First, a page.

Saturday, July 11, 2009


A ton of stuff to catch up on with this post, so please bear with me... :)

First of all, it was a decent training week. Not a great training week like last week by any means, but definitely not a lost week like the last two weeks of June. Sunday was a rest day, Monday was an unexpected rest day as well (i.e., work!). I got in a good run Tuesday morning. Then the piece de resistance of the week - a run at 3:30 in the morning. I knew I needed to get in a run, because Thursday was going to be another bear of a day... but I had to leave for a one and a half day business trip to Arizona on a 6am flight. So I set the alarm clock for 3:15am, and shocked myself by actually running at a decent pace:

After that small victory, I took another (scheduled) rest day on Thursday before getting in my every-three-weeks long run on Friday. 14 miles in 2:12. And then a rest day (a vacation day!) on Saturday. Sure, it was only three runs, but three pretty solid runs.

And besides, there was no way I was going to be able to ride this week... the Specialized was in the shop. I mentioned in my last post that my bike was "fixed but having some shifting problems". Unfortunately, it wasn't fixed. I took the bike into River City Bicycles on Monday to finally get it fitted and had their mechanics look at it to see if they could adjust the shifters for me. The mechanic that I got pointed out that the derailleur hanger was still bent, and I left it with them to repair. After more adjustment, and replacement of a bent derailleur, I'm finally back in action. I think... since I haven't gotten a chance to take it out on the roads yet.

Sure, I should have gotten some swimming in. There was a brief glimmer of a plan to do that Thursday afternoon, but between travel fatigue and the opportunity to attend an interesting technical lecture at work scuttled that plan.

And now for something completely different... a few weeks ago, I promised a review of the book Spent by Frank Lipman.

My overall impressions were distinctly mixed. On the plus side, he makes some very good points:
  1. "Western" medicine doesn't account for the holistic interactions of the body's systems and things like environmental contaminants, processed foods and the likes.
  2. Naturopathic and Eastern medicine offer some great complimentary approaches (not alternatives) to Western medicine in treating some of the chronic ailments that affect cube-dwellers like myself.
  3. Life has to be approached in whole - looking at diet, stress, lifestyle, habits, spirit, etc. to address quality of life. Just popping a pill (or just getting acupuncture or just _______) will not "fix" things alone.
Within the book, Dr. Lipman offers a lot of great insights into Eastern / Naturopathic remedies. That being said, I didn't find this part of the book that useful, since I've read up on a lot of his suggestions on the naturopathic side (yes, I have a naturopath, and if she suggests or prescribes something, I'm going to read up on it before ingesting it - same as I do with my general practitioner). But those not familiar with these treatments may find it useful - as long as you take some of it with a grain of salt.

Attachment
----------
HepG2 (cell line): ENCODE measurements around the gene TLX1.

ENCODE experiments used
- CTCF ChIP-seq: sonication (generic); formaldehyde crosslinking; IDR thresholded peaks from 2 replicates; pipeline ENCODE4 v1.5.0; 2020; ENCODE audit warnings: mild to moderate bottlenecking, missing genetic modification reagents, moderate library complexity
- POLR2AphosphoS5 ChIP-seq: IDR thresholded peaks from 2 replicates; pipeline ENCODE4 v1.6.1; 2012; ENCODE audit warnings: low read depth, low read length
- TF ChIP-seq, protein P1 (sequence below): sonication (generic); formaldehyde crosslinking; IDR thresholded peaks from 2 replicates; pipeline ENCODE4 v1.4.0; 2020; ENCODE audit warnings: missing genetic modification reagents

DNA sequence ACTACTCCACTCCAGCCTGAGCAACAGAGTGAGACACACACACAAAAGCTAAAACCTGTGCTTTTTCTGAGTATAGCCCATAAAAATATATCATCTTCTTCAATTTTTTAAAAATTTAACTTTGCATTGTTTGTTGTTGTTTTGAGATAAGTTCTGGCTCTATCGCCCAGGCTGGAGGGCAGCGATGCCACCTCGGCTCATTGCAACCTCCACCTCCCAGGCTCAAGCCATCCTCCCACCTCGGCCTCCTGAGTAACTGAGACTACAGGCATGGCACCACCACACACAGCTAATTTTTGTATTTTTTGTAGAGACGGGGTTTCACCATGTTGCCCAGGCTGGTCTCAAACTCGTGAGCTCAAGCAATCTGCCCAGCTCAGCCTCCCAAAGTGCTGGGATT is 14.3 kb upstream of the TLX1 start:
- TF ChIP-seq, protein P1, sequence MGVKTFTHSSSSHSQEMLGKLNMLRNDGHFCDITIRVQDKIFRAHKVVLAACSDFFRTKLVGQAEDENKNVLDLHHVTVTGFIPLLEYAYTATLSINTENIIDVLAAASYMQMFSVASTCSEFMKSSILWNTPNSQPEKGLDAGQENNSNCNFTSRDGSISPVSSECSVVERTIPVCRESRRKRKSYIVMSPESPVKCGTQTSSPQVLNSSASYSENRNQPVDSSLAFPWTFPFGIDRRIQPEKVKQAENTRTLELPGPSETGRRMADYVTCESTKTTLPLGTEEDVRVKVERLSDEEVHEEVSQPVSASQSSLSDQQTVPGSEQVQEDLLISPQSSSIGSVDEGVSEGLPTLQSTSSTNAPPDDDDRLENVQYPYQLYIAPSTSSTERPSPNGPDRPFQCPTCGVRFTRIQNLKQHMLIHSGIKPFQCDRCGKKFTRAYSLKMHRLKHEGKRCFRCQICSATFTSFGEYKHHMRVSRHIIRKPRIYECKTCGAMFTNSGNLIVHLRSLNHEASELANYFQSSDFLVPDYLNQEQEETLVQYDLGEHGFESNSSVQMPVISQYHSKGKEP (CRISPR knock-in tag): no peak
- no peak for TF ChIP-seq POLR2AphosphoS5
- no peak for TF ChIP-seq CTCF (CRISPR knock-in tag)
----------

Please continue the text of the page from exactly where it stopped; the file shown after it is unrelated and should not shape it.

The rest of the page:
Why the grain of salt? Some of the statements in the book are just flat out wrong. For example, Dr. Lipman maintains in one part of the book that homogenization of milk creates new fats. Looking at the context, it's pretty clear that he's saying that "new fats" means chemically different. I hate to tell the man that homogenization does break up fat globules into smaller globs, but it's still the same fat. If you take a stick of butter and cut it into 16 pats, it's still butter - not dynamite. I realize that taking perfectly good grain and turning it into white bread takes out a lot of the nutrients and pretty much ruins the end product health-wise, but his scattered fear mongering makes me wonder a) how many other mis-statements are in there that I didn't catch, and b) why he feels the need to scare people with falsehoods when there are plenty of scary truths out there about modern diet and stress.

Bottom line: he's got some good ideas, but I'd hesitate to recommend his book to anyone that doesn't already have a solid grounding in both diet/nutrition and naturopathy.

The last tidbit this week is something I mentioned earlier in the post... vacation! Christine, the girls and I are heading down to San Diego for a few days of R&R. A nice family road trip. Today we made it to the Redwood State and National Parks of northern California. As you can see below, we found a nice toppled tree to give us a good background for some pictures. :) I'm not sure what internet connectivity I'm going to have the rest of the trip, so I might not check in again with y'all until the 20th. Until then, aloha!

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